Here in the South East we’ve had the driest June since records began (in 1910), with only 3.3 mm of rainfall recorded for the month. This being the case, it’s not surprising that flood management isn’t something on the mind of most people. But, Natural Flood Management techniques, such as tree planting, woody debris dams and ditch blocking can also be of benefit during droughts.
Recent rainfall levels compared with the long-term average (Southern Water, 2018) https://www.southernwater.co.uk/regional-rainfall
There are lots of human activities that increase the likelihood of rivers and streams drying up or experiencing low flows. One of the most significant is our conventional approaches to land and water management. Historically, land management has considered water somewhat of a nuisance, and every effort was made to encourage water off of the land and out to sea as quickly as possible. After removing trees and hedgerows, digging ditches, installing land drains under fields, constructing river embankments, and dredging, channelising and clearing debris from our rivers, water now travels quickly downstream.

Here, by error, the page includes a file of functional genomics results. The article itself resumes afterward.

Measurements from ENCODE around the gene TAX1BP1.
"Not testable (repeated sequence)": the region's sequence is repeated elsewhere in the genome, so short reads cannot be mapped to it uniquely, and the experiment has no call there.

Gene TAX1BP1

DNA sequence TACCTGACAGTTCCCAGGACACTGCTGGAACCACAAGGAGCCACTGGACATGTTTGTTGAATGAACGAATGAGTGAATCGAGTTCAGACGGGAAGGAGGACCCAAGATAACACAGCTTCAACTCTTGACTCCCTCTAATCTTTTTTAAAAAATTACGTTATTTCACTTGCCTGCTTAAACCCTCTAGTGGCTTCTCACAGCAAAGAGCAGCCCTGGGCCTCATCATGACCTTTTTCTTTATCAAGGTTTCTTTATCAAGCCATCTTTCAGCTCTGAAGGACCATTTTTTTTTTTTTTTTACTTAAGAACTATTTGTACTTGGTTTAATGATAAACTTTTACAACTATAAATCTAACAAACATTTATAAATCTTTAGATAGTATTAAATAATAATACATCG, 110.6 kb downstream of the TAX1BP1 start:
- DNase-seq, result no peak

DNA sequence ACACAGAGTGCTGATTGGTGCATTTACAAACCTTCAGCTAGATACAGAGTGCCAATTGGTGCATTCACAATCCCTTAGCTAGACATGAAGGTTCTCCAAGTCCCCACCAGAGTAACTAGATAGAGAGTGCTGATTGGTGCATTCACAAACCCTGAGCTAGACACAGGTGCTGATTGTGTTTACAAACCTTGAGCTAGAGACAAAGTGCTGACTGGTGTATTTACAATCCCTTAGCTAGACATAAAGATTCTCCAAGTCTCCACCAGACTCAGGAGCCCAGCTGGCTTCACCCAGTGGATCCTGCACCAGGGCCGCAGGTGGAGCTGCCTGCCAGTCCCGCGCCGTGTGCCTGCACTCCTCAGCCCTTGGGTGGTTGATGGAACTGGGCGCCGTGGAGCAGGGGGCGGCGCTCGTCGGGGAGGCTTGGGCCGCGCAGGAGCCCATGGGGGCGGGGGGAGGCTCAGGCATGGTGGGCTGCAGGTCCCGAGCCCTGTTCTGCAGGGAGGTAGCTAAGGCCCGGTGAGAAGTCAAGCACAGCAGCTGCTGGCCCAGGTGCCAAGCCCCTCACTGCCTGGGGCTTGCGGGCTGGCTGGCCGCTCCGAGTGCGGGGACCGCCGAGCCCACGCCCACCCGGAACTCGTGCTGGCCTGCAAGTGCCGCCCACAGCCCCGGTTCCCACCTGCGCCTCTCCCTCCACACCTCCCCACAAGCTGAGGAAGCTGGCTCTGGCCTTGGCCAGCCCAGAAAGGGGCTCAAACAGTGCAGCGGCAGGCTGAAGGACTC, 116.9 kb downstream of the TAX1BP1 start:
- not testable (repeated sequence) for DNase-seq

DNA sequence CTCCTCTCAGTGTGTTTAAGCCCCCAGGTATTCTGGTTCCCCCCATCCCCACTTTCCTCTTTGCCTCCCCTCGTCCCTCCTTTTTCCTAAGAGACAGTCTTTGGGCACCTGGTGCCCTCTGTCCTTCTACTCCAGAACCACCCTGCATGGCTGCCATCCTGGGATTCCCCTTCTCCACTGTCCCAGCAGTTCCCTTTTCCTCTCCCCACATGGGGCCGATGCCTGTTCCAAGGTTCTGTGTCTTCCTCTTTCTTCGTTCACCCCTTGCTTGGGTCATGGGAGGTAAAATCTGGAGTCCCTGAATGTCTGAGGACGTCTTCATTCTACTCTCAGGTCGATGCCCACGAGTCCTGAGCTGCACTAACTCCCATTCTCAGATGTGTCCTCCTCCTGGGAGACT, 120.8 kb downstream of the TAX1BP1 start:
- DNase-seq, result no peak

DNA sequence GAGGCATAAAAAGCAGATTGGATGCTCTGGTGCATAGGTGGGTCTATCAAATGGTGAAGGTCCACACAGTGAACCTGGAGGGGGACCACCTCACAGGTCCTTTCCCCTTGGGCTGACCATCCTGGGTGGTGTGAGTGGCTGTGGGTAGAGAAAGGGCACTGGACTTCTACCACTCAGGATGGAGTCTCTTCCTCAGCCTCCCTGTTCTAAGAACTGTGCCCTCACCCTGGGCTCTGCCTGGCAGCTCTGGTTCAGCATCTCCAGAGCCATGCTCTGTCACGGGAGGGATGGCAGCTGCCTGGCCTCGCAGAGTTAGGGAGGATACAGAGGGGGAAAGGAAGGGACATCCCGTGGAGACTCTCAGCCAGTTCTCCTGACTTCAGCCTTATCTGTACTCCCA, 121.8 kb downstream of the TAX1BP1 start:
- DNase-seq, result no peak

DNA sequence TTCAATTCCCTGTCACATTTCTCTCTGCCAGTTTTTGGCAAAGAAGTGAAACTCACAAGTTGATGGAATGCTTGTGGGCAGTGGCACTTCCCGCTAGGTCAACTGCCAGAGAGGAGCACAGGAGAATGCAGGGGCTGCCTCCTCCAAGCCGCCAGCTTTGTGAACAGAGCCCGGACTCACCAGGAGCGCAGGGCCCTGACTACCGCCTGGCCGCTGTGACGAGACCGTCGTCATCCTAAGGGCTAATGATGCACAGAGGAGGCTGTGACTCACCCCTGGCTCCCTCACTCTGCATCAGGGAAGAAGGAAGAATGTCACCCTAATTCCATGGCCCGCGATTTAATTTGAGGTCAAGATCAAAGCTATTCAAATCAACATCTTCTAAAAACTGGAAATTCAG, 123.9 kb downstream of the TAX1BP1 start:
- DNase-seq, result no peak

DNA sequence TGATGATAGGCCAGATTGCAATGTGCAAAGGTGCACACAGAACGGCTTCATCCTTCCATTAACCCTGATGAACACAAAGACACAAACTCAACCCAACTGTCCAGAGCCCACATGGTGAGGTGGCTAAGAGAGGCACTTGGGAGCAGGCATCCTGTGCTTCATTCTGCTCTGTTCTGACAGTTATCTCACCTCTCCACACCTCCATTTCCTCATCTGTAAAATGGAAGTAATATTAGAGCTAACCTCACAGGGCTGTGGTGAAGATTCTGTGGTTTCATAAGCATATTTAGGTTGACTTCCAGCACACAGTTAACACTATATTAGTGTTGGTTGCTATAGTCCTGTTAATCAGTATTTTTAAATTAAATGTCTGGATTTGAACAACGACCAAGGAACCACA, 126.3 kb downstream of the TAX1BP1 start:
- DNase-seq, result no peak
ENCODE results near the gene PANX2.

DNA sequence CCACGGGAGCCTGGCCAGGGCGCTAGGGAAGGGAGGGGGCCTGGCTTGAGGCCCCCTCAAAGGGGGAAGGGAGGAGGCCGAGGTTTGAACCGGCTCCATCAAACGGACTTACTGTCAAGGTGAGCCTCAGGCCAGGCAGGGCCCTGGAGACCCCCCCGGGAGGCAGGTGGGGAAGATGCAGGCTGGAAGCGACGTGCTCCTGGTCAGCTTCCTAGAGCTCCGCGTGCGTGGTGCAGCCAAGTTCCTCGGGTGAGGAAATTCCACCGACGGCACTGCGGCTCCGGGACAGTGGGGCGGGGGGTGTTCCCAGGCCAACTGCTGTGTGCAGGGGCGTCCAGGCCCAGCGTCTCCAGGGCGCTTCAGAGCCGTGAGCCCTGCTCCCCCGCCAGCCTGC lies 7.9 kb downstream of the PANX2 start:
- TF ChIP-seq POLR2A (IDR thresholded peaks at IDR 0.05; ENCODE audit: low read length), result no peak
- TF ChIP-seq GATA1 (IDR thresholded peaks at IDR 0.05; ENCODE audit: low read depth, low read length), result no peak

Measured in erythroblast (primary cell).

In most cases, Natural Flood Management is focused on reversing these activities and restoring the ability of the land to slow and store water. In doing so, water is once again allowed to infiltrate into soils and slowly drain into surface waters, or percolate deeper into soils and replenish groundwater stores, resulting in a more steady supply of water to rivers and streams. By reintroducing woody debris to streams, not only does it help to ‘slow the flow’ but it also encourages a more diverse flow pattern (which is often lacking due to channelisation and lack of debris) and influences geomorphological processes, including the formation of scour pools. These pools can be an important refuge for aquatic organisms during droughts, and if the stream does completely dry up, woody debris is likely to benefit burrowing invertebrates by providing heavily shaded areas where sediment remains moist for a longer period of time.